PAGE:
Top 12 is a periodic DCI.org series featuring Q&A interviews with individuals making news in the drum corps activity. This inaugural edition features author Nicholas Waerzeggers and DCI Hall of Fame member Steve Vickers who over the last three years have collaborated on a new book titled "Drum Corps International The First Decade: 1972-1981."
Written by Waerzeggers with editing and design by Vickers, the 212-page comprehensive history of Drum Corps International from its founding through 1981 was pieced together through extensive research and interviews with some 250 individuals. Debuted at the DCI World Championships this past August in Indianapolis, the book is now available for order online. View a sample of the book by clicking the cover below.
Steve Vickers & Nicholas Waerzeggers
1. Give us a brief overview of this book. What does this edition cover?
The book is an expansive look at not only the first decade of Drum Corps International's history, but also an interesting view of what led up to the formation of the organization by way of what the activity was like during the 1960s.
2. How did this project get started, and ultimately how long did it take to put together?
Initially I wanted to produce a book on DCI's complete history. When I approached DCI Executive Director Dan Acheson about it in 2006, he quickly suggested that it be two books – one with photos and one with the written history.
The photo book – "Drum Corps International: The First 35 Years in Photos"
– was published by DCI in 2007. It contains 2,147 images of nearly every corps that participated at the DCI Championships between 1972 and 2006, as well as the complete Prelims and Finals scoring results.
The second phase was originally supposed to be a single book, but the amount of information that was accumulated was so extensive that it became apparent that a volume for each decade made more sense.
I didn't feel comfortable being the one to actually write the text, so I asked a young man who worked for me two summers as an intern if he would be interested. He told me he liked to write short stories in his spare time and submit them to magazines for publication. I asked if he had an interest in something non-fiction and more expansive, and he did.
We took a trip down to Chicago for a lunch meeting with Dan and the project was finalized that day. Nic Waerzeggars would compile the history and I would edit and put the book together graphically. From that meeting in 2007 until the book came off the press was three years.
3. Did you expect there to be this much information to write about before you started?
My expectations were considerably smaller than what actually became reality. Several times over the course of the last three years I told Nic that this book might have been all of 50 pages if I was the one writing it. What Nic generated was far beyond anything I ever imagined when the project began.
Thankfully, I was able to provide extensive research opportunities through my collection of drum corps publications that date back to the late 1940s. Nic culled through issues of Drum Corps News
, Drum Corps Digest
, Drum Corps America
, Contest Guild
and Drum Corps World
, then conducted phone and e-mail interviews with 250 individuals who played a part in DCI's first 10 years. Dan Acheson also provided copies of the DCI Board of Directors minutes from the initial meetings in the fall of 1971 through 1981.
Nic borrowed CDs and DVDs from me so he could become familiar with the groups he was going to write about. Since he had no previous knowledge or experience with the drum and bugle corps activity, I wanted him to begin to feel familiar and comfortable with his subject.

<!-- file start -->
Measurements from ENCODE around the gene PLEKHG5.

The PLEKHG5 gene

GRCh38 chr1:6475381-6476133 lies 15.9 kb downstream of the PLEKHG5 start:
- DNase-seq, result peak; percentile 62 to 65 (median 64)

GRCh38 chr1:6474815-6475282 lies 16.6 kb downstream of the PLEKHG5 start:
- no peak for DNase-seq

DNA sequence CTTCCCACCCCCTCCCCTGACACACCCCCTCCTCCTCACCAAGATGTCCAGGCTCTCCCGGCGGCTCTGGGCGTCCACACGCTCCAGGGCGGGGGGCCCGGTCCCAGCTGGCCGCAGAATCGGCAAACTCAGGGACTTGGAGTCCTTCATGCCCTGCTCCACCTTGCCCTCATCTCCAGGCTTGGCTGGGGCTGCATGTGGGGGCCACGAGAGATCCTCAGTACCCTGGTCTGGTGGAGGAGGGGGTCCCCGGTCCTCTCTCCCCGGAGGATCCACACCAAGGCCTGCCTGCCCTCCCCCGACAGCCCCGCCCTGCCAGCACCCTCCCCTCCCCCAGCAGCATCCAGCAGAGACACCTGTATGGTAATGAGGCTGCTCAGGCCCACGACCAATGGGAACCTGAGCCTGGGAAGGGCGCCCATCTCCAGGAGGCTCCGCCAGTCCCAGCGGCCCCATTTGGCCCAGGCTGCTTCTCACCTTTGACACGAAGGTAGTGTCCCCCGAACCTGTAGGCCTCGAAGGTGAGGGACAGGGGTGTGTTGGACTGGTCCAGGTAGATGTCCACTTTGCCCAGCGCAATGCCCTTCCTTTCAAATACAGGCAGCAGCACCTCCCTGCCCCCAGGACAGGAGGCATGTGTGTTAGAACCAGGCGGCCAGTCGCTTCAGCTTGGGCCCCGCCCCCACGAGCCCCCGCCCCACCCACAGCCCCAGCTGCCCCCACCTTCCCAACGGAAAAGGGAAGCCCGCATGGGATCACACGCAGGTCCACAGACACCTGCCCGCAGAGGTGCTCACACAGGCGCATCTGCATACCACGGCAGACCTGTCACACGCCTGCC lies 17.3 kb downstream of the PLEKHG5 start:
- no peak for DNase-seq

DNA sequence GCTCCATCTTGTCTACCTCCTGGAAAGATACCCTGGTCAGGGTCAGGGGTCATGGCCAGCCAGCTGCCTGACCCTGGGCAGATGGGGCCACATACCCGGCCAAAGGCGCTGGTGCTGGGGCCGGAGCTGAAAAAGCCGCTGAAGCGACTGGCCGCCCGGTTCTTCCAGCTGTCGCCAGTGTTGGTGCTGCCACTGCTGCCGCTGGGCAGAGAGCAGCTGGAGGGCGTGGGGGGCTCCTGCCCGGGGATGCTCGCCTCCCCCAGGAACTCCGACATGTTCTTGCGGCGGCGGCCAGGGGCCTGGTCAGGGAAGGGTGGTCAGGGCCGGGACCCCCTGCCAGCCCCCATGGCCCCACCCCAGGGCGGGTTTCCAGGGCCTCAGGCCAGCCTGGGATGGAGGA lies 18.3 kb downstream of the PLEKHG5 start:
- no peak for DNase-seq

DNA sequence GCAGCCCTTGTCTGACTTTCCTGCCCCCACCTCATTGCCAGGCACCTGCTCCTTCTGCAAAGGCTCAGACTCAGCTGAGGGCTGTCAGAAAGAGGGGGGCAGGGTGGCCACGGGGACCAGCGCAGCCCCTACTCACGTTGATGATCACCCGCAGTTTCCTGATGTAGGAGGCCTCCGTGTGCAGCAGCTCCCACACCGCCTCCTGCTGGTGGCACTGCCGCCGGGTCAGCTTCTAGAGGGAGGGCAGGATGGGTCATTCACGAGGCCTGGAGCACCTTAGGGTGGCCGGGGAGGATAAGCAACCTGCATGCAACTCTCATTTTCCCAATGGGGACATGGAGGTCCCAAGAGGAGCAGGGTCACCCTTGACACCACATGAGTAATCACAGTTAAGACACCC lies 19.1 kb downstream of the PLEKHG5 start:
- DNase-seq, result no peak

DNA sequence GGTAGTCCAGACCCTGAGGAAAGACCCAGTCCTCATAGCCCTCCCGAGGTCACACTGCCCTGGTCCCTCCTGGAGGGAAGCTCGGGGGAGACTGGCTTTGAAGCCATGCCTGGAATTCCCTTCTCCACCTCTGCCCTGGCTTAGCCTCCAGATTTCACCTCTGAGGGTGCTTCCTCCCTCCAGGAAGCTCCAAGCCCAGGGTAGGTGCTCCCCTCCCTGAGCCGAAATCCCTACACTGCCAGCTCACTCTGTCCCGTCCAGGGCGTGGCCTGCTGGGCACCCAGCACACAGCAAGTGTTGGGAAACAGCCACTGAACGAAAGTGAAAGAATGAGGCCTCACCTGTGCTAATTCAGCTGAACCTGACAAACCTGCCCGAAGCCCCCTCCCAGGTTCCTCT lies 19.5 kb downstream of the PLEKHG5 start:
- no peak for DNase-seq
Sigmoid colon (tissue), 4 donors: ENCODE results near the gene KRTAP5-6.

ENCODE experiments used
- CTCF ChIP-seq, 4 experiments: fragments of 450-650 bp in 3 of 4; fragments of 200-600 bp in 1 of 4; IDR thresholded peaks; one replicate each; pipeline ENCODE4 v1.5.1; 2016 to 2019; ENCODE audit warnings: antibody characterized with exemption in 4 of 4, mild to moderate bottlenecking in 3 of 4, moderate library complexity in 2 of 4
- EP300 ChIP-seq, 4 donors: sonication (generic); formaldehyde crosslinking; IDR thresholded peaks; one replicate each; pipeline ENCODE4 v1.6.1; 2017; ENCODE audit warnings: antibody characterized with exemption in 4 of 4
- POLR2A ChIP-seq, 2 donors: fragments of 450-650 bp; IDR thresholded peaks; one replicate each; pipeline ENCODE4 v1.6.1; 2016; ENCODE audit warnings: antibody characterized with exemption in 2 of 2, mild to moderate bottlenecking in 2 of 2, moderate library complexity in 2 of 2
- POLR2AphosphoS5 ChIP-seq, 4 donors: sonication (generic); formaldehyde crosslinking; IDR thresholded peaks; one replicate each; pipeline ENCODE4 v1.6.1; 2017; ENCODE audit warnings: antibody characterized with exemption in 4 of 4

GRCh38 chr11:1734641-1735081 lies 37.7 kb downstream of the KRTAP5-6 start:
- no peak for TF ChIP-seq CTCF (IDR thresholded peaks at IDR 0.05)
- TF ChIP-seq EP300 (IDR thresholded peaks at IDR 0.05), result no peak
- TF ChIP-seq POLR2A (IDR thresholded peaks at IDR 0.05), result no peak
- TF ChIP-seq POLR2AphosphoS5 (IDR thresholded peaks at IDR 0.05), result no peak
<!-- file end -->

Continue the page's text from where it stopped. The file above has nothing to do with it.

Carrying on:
I specifically called on Nic because he didn't know anything about drum corps. I didn't want someone who brought a bias or preconceived ideas to the project. I was very careful not to lead him into specific areas. Instead, everything he covered was through his own "discovery" and that's why I'm so incredibly pleased with the final product.
4. Who did you have the opportunity to talk to when doing research for the book?
I had the opportunity (often through some very roundabout, lengthy attempts) to interview nearly everyone whose name popped up in an old drum corps publication, DCI Board of Directors minutes, or in a previous interview. I spoke to a number of individuals from the '40s and '50s Catholic Youth Organization corps to the men and women who carry on the directing and artistic vision of drum corps today.
With about five months left in the project I got on Facebook and that began connecting me to people literally in moments. An example of how that expedited the process: I was researching the 1980 season and trying to discover who Jim Ott was. I logged onto Facebook, searched around and within 10 minutes Roy Perez (I believe a gentleman who stood up at his wedding) shared an audio file of the night the Blue Devils, Freelancers and Vanguard joined brass lines to pay tribute to Ott.
It warrants mentioning that Facebook, compared with phone conversations and a few personal conversations often removed the real connection an interviewer and interviewee can develop. A lot of the people I got the opportunity to speak with on multiple occasions shared their "real memories" with me. Without those moments, I don't think the book would have nearly the human spirit or personal interest level it sometimes attains.
I was particularly pleased that DCI's first executive director, Don Pesceone, was so helpful in putting this history together. Nic made contact with him early-on, and Don helped fill in details and further expand on some of the topics Nic discovered through many of the interviews and e-mail exchanges he conducted over the course of the project. I personally want to publicly thank Don for his assistance.
5. Who were some of your favorite or most interesting interviews?
A completely valid, but totally unfair question because there were so many wonderful and humorous interviews. Gene Monterastelli, perhaps more than all, kept me on task, so to speak. He lives the early morning life. At least 20 times over the three year stretch of the project I had to set my alarm for well before the sun came up to arrange interviews with him. Those were some special mornings, with coffee, my notebook and a very quiet voice not to wake up the wife or kids. Best of all was his ability to recall years, days and even moments. I must have told him a couple dozen times that he should be the one writing the book.
Dave Shaw proved to be an ever-ready, courteous, knowledgeable and insightful resource. I think the analogy in the book of he to Ben Franklin in terms of DCI's development makes a lot of sense. He provided me with almost as many contacts as Steve did.
Dennis DeLucia was a constant source for information and inspiration. Daniel Buteau was one of the figures that reminded me and encouraged me to consider how important the project was, and thus it was people like him who made me want to check every possible source for accuracy. He was also an important fan who read long chunks of material and cheerleaded me along on certain topics and invited me to consider new thoughts on others.